Walker Mountain PIT Project
Deschutes National Forest, Oregon, 1998
by Leslie Hickerson, District Archaeologist
I recently had the pleasure of hosting 12 wonderful volunteers who helped with ongoing maintenance work on three historic buildings at the Walker Mt. Lookout and Electronic site. FS records indicate that the stone cabin was constructed between 1914 and 1917. It is completely unique among administrative site complexes in the Pacific Northwest Region and, likely, the rest of the country.
Actually, the work of maintaining the historic character and National Register–criteria features began in 1996. With help from district personnel and Youth Conservation Corps crews, I relocated a 1930s-era privy from an abandoned ranger station elsewhere on the Crescent District. We lifted it with a backhoe, placed it on a trailer, and towed it up that pretty-steep-in-places road, and placed it over the current hole at the lookout. The collapsed, original Walker Mountain privy was dismantled, and any remotely reusable materials were salvaged. We also realigned many of the stones lining pathways between the lookout, garage, privy, and cabin.
The week before my volunteers arrived, I retrieved the donated replacement shakes for repair of the cabin roof with help from Jeff Baker’s Youth Conservation Corps crew and the forest’s heritage crew. It took the equivalent of 30 person-hours to sort the shakes, pull nails and staples, place them in boxes and feed sacks, and load everything into three pickups for the trip up the mountain. Many thanks to donors Arlie and Lynne Holm for the shakes. I also borrowed a fire-engine crew of two and began preparing the 1932 garage for painting by cleaning it.
Once the ladders, hammers, nails, paint, protective suits, gloves, masks, goggles, generator, power saw, garbage bags, window glass, and so on were gathered, we met on Monday, July 28, and went to work. The project goals are basically to return the structures closer to their original appearance. Through time and use, the cabin has undergone so-called improvements. It was wired for electricity and remodeled to include a concrete floor and porch. A ceiling was added at some point and another following that. Access and shelter for rodents led to the construction of several pack rat nests in the ceiling. Yuck!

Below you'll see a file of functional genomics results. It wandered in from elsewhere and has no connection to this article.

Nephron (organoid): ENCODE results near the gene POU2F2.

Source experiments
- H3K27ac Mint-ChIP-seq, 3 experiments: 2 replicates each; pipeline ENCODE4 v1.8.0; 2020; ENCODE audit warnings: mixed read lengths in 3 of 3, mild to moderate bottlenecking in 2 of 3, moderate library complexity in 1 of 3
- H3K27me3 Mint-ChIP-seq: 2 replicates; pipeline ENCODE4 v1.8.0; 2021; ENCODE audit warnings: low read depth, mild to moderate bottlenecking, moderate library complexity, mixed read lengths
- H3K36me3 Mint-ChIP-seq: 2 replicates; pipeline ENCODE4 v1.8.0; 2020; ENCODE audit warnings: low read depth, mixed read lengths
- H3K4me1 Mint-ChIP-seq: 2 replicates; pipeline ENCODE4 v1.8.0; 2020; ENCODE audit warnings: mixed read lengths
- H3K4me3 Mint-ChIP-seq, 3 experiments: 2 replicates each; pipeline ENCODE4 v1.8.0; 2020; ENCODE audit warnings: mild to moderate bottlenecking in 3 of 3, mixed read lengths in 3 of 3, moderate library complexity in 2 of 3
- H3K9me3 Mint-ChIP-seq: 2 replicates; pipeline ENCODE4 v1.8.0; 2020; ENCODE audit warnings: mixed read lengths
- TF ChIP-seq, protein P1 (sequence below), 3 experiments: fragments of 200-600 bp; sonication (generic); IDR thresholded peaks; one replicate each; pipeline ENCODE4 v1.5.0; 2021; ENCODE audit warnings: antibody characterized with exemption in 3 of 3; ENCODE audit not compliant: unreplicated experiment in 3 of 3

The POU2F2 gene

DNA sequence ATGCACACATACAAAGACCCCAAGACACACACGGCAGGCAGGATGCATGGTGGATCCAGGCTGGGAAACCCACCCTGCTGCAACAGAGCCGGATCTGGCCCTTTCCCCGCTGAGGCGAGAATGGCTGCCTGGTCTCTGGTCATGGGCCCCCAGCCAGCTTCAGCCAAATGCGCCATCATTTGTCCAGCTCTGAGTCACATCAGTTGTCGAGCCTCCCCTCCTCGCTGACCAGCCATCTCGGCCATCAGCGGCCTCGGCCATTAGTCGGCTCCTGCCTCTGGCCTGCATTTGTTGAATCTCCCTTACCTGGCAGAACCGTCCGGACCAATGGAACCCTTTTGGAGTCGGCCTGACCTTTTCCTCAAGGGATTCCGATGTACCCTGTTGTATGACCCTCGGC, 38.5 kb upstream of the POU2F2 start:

We started on the south side of the roof, removing the old shakes. Once the roof was opened up, we moved on to the add-ons: ceiling and extra pole beams for ceiling support (too bad the nails had mostly pulled out). I’d had the electric company remove the wire from our pole to the cabin, but the conduit and switch box and fixtures were still there. The stove pipe still remained, and we had to clean out the fireplace and chimney. Guess who got stuck with the pack rat nests? Well, let’s say I volunteered.
Once we realized that the porch was in the way and that it was not part of the original construction, we took it off to facilitate the roof repair. All of the porch components were set aside for replication, probably during next year’s project. It’s amazing how quickly the look of a building can change when you put fresh nails into wood and slap on some paint. A lot of preparation was necessary, of course, which included removal of windows and nails, scraping and wire brushing old paint, filling holes with wood putty, sanding, and finally painting. I know all of this because I was up to my elbows in windows for three or four days the second week of the project.
A lot of effort also focused on painting the garage. After it was wire brushed and had a final scraping, painting began. I chose to give it a coat of primer paint as well as a final coat. The primer was surely needed, as we ran out with more than half of the building yet to go. By the next Monday, I had another five gallons to finish the job. We ended with about a gallon left after priming the windows, window frames, and most of the privy. We’ll use it to finish the job next year. I’ll never forget seeing a painter in one of the white protective suits against the white building. She looked like a head and hands without a body standing on a ladder because of the white-on-white effect!
Probably the highlight of the whole two weeks was the visit by former Cascade Forest Ranger Corley McFarland. Ranger McFarland walked up to our lunch gathering and asked if we’d seen any mules recently, as his had been spooked a little lower down on the mountain. Dressed in a vintage hat, jodhpur-style trousers, and puttees, McFarland was a true time traveler from the early 20th century. Thanks go to Willamette Forest employee Steve Coady for his reenactment of an early ranger encounter. Thanks also go to Paula, Creig, Glenda, Kita, Darrell, Kimberly, Bud, Eva, Ron, Sue, and especially Georgia. Without you, this project would never have been so rewarding, both for me and for the buildings. Next year, we’ll pick up where we left off, focusing attention on our lookout cabin and tower and on replacement of sill beams for the garage.